Background: Establishing the bioequivalence of topical drug products is a costly and time-consuming process since, with few exceptions, clinical efficacy trials are required.
Objective: To develop a surrogate for clinical bioequivalence testing through evaluation of the kinetics of drug absorption in vitro through excised human skin.
Methods: The percutaneous absorption of seven approved generic topical drug products was compared with their corresponding reference products during preclinical development using the Franz diffusion cell. Thereafter, following the conduct of bioequivalence trials and regulatory approval of these products in the United States, clinical data became available to which the in vitro data were compared.
Results: In six of the seven cases the in vitro test:reference ratio for total absorption was close to one and indicated that the products were equivalent, in agreement with the clinical data. Results from the seventh case, in which the test:reference ratio was only 0.63, indicated that the in vitro model actually had greater sensitivity than the clinical method to detect small differences between products.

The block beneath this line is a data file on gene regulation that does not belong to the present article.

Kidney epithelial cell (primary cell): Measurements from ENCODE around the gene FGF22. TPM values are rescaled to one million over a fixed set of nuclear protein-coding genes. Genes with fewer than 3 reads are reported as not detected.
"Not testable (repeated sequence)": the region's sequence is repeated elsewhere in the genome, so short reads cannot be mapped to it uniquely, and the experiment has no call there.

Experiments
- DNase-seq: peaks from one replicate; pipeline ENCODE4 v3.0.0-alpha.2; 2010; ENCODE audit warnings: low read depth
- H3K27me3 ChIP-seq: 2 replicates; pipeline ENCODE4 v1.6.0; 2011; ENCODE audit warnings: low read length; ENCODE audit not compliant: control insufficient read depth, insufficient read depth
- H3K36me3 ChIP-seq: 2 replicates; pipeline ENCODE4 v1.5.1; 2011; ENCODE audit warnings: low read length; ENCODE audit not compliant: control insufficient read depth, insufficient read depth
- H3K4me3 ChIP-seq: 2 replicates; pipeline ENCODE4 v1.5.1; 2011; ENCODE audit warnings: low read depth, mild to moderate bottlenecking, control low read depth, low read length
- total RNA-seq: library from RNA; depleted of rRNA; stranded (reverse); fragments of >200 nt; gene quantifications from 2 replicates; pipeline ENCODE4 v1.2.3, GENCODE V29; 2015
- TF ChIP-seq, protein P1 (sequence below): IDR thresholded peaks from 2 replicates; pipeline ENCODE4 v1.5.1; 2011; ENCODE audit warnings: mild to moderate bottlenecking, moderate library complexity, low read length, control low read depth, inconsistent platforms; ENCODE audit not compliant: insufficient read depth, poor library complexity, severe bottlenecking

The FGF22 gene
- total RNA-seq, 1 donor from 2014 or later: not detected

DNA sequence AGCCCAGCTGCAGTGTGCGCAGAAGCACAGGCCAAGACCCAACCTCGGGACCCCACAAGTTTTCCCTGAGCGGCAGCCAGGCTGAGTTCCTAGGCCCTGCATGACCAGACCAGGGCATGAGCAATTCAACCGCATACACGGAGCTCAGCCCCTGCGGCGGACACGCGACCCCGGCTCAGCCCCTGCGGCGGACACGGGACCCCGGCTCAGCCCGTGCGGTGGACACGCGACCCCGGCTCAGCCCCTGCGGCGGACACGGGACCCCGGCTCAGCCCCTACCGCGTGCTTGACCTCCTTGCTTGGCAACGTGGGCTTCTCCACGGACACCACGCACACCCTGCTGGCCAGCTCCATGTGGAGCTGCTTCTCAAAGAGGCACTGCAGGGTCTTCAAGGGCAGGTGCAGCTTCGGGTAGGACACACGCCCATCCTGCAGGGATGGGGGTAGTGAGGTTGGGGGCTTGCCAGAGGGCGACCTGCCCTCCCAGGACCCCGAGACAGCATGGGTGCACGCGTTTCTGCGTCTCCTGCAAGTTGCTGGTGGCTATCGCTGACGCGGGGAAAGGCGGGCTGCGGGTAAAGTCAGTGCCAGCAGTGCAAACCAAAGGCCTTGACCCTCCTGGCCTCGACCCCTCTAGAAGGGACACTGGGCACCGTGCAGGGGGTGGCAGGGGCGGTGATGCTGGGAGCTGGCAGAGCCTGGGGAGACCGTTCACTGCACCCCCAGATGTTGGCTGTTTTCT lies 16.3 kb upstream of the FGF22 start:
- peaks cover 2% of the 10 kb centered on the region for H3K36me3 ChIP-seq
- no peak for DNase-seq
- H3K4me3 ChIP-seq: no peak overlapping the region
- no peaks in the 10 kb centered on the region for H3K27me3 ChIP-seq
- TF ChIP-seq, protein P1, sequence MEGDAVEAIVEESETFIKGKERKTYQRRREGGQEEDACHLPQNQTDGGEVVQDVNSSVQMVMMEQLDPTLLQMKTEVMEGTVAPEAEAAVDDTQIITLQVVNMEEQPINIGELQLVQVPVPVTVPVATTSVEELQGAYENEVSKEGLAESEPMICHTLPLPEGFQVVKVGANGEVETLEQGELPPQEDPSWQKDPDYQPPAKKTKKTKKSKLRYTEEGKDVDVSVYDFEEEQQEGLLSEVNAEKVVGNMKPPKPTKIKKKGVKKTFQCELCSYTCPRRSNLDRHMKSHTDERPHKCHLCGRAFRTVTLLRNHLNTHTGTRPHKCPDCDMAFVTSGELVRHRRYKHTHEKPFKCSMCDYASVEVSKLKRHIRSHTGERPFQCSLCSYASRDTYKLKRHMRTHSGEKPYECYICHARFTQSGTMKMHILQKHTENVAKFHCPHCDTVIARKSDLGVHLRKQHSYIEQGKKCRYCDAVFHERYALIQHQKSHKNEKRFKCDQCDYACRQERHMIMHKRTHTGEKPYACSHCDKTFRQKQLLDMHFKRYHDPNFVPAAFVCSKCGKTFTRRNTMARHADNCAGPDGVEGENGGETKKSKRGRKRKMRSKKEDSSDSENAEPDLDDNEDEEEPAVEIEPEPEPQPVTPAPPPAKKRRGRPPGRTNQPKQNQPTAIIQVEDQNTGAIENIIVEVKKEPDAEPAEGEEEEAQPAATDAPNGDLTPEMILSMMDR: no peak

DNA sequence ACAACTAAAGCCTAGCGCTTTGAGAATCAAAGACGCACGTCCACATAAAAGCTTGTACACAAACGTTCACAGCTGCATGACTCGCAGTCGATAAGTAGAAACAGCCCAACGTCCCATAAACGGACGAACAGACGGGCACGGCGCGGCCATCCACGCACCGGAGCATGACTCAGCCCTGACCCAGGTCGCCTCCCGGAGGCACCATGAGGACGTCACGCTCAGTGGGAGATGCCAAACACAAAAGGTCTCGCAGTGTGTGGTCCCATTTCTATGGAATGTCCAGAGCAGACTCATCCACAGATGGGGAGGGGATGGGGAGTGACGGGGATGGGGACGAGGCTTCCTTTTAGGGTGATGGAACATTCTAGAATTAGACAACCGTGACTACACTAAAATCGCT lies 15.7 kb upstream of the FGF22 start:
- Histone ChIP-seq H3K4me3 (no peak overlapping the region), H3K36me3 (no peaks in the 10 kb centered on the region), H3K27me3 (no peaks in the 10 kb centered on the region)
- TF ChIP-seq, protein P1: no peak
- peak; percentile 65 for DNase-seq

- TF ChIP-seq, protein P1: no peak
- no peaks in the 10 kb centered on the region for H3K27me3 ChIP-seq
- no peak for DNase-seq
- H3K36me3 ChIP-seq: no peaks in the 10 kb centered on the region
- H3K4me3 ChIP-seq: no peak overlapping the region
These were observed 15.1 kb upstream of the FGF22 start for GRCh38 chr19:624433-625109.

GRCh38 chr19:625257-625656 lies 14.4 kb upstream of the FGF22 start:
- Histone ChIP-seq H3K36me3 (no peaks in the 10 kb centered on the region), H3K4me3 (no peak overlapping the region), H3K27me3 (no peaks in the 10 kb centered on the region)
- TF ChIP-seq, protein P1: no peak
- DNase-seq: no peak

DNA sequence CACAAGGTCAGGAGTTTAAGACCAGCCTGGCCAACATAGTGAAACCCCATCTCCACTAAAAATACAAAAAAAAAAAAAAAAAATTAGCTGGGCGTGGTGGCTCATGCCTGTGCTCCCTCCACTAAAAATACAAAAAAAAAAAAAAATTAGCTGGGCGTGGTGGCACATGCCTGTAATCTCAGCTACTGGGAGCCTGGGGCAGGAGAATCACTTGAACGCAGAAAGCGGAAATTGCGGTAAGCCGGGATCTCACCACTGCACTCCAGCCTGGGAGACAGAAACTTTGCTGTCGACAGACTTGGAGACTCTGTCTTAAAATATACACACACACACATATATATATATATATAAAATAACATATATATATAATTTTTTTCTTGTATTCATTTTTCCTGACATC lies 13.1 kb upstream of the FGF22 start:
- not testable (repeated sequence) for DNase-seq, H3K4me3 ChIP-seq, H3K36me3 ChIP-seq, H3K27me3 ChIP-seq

Conclusion: These data demonstrate the relevance and predictive power of the in vitro human skin model and strongly support its use as a surrogate for in vivo bioequivalence studies.
Copyright 2009 S. Karger AG, Basel.